People and organizations are perfectly capable of making the most outrageous missteps. But, how does a person, organization, or society know that it is committing an error? And, how can we tell that when others are steering us down wrong paths? Far too many institutions have enormous incentives to let us devise elaborate solutions to the wrong problems. As Thomas Pynchon said,” If they can get you asking the wrong questions, then they don’t have to worry about the answers.”
My latest book, forthcoming in October 2009, Dirty Rotten Strategies: How We Trick Ourselves and Others into Solving the Wrong Problems Precisely, delves into how organizations and interest groups lure us into solving the “wrong problems” with intricate, but inaccurate, solutions. My co-author Abraham Silvers and I argue that we can never be sure if we have set our sights on the wrong problem, but there are definite signals that can alert us to this possibility.
While explaining how to detect and avoid dirty rotten strategies, we put the media, healthcare, national security, academia, and organized religion under the microscope and examine the failure of these major institutions to accurately define our most pressing problems. For example, the U.S. healthcare industry strives to be the most technologically advanced in the world, but, our cutting-edge system does not ensure top-quality care to the largest number of people.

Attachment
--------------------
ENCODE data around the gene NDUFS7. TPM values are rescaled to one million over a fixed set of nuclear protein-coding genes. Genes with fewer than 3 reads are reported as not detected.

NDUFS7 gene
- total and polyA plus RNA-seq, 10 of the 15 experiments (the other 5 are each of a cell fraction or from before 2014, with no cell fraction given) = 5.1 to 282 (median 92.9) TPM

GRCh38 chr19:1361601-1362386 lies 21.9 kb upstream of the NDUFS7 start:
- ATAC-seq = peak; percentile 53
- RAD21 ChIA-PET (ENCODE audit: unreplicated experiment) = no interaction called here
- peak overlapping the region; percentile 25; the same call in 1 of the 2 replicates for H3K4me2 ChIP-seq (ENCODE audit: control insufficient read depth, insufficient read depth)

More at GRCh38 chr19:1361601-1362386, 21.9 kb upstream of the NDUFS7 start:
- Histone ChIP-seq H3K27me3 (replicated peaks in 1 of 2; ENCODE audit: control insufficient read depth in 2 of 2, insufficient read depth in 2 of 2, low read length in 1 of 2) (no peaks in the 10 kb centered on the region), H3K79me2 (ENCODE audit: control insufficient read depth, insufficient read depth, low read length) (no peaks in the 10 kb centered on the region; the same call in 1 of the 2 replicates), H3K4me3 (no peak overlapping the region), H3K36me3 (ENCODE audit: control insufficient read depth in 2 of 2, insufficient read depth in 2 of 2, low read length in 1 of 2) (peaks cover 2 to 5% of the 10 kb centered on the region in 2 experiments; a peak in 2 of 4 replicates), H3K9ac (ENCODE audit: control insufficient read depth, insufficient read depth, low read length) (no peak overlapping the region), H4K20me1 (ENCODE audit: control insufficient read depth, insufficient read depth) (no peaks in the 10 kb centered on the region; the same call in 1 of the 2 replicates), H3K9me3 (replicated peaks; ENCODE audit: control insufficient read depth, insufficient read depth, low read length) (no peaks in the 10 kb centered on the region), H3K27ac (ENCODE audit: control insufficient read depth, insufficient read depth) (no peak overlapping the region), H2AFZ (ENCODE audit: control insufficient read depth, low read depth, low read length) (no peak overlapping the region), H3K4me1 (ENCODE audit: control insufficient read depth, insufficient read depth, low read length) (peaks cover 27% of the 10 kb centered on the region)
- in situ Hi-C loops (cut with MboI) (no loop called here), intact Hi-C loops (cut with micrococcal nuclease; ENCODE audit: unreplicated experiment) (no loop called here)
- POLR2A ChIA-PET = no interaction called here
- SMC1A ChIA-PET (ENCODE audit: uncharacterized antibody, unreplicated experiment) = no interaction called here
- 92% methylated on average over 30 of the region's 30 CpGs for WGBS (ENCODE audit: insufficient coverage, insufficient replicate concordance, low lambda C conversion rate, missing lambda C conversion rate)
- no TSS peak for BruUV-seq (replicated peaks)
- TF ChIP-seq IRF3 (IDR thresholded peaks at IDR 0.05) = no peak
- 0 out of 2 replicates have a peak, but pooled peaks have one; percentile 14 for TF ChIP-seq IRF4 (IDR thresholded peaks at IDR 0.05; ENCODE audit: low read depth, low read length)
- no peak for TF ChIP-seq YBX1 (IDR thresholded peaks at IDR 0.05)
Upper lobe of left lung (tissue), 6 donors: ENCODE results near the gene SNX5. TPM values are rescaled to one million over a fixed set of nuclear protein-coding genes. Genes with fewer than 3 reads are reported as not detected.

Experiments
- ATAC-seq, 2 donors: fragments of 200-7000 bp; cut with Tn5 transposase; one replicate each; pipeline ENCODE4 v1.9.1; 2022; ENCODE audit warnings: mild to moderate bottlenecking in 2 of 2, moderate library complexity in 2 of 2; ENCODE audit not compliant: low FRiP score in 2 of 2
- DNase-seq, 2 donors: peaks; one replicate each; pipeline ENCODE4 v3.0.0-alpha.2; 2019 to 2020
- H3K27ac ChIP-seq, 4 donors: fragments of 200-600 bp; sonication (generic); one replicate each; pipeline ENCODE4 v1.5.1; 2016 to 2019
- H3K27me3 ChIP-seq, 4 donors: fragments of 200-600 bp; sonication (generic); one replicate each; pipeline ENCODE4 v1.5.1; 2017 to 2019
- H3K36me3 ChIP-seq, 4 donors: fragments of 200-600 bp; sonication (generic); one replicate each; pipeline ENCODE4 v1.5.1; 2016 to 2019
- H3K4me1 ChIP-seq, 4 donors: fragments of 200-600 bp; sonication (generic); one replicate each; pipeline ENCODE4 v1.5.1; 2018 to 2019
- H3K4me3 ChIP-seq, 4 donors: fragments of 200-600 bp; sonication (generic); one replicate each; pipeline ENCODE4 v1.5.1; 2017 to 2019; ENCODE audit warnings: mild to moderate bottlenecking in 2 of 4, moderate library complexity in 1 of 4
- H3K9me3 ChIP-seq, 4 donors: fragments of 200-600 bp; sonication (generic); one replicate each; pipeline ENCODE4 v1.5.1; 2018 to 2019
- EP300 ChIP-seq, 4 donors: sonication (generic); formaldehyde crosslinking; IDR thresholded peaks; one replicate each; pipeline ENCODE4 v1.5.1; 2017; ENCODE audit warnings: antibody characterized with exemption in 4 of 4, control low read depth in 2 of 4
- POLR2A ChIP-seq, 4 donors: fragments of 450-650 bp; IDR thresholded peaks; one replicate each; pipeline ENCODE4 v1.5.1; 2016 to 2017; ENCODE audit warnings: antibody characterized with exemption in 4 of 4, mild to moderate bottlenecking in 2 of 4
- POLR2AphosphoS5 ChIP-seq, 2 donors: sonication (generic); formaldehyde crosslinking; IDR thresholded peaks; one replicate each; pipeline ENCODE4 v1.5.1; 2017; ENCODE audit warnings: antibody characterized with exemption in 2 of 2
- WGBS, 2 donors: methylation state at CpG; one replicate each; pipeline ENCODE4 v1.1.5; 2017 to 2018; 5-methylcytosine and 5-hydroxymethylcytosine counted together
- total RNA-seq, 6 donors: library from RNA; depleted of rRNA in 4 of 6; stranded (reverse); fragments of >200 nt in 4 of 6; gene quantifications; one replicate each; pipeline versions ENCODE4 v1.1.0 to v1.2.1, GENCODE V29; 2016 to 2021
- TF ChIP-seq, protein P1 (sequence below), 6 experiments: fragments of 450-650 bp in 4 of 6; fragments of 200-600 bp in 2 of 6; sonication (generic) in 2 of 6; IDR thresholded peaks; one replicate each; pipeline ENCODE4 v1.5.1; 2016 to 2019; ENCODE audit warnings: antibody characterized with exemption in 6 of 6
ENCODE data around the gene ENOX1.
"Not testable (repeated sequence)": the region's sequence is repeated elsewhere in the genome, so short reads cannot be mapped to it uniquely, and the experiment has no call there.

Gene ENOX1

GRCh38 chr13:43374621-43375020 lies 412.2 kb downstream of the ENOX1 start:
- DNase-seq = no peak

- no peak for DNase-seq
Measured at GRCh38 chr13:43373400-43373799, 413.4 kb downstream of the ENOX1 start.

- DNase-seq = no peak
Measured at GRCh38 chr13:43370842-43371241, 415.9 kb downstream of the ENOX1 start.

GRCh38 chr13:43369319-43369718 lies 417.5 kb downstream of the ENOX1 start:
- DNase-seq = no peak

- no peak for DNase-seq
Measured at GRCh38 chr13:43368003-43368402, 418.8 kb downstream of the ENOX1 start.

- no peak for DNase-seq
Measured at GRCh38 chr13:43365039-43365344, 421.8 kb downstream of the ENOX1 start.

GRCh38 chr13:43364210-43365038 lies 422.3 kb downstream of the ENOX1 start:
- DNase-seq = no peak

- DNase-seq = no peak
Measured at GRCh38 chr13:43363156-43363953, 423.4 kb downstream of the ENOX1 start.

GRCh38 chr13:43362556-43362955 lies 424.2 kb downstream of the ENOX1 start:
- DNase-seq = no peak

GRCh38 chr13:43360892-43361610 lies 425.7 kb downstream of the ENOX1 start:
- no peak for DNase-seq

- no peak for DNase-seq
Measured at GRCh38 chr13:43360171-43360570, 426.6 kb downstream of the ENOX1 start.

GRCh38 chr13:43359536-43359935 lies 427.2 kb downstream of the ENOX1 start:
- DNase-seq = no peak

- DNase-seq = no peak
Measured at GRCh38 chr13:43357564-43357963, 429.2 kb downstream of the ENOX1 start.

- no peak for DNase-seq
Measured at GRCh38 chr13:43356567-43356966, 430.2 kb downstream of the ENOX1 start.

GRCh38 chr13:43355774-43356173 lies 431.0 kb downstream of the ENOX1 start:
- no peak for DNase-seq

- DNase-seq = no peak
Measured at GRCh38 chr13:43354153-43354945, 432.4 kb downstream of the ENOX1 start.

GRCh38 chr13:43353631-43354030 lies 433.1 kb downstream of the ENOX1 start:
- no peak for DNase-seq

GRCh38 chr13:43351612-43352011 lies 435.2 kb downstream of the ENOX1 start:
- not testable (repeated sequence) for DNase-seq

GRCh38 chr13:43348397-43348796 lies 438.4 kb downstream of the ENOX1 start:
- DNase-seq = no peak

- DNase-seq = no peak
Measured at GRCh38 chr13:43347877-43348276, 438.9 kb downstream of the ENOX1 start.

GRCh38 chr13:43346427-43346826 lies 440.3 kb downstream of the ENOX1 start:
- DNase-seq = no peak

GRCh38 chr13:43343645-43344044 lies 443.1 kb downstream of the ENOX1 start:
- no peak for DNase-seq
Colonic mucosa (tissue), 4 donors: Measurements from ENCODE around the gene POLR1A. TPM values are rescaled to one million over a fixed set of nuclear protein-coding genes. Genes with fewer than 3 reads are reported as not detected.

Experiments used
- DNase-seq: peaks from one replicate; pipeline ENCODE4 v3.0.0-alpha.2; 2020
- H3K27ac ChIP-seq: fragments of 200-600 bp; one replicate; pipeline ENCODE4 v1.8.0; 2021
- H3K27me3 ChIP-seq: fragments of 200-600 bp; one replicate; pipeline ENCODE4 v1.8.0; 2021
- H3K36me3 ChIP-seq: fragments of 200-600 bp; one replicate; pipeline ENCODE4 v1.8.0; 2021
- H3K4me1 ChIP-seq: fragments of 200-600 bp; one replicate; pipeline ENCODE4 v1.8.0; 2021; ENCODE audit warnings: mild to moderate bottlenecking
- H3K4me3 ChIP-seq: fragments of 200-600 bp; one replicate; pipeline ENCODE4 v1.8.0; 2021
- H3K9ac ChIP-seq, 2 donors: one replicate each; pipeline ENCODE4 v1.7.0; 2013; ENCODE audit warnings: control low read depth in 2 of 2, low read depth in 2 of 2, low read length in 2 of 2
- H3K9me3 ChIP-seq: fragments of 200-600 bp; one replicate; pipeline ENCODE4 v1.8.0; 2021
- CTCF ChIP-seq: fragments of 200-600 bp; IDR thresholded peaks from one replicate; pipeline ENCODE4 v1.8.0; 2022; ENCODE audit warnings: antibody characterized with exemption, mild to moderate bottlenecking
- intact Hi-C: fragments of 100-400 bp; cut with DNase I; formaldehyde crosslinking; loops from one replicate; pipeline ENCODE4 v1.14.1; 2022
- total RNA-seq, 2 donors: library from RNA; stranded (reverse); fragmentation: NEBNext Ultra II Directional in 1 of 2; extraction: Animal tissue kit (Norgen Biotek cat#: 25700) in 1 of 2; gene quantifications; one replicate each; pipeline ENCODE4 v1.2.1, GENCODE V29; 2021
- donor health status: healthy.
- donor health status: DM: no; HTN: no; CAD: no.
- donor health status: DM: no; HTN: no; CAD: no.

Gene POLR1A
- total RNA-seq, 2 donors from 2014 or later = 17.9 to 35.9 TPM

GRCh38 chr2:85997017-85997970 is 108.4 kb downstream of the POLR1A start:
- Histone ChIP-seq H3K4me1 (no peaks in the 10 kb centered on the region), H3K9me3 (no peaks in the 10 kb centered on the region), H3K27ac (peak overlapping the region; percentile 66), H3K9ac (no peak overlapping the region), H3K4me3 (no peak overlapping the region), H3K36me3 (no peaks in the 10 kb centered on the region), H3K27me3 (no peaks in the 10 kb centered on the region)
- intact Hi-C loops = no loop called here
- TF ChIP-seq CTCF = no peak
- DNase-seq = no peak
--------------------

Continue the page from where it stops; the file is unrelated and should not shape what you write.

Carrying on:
Dirty Rotten Strategies is a bipartisan call for anyone who is ready to think outside the box to address our major concerns as a society—starting today. More information, including reviews and the table of contents, are available through Stanford University Press.
Ian and co-author Abraham Silvers have spoken about the tenets in Dirty Rotten Strategies before audiences at Sun Microsystems and other corporations. Contact Ian about speaking at your organization.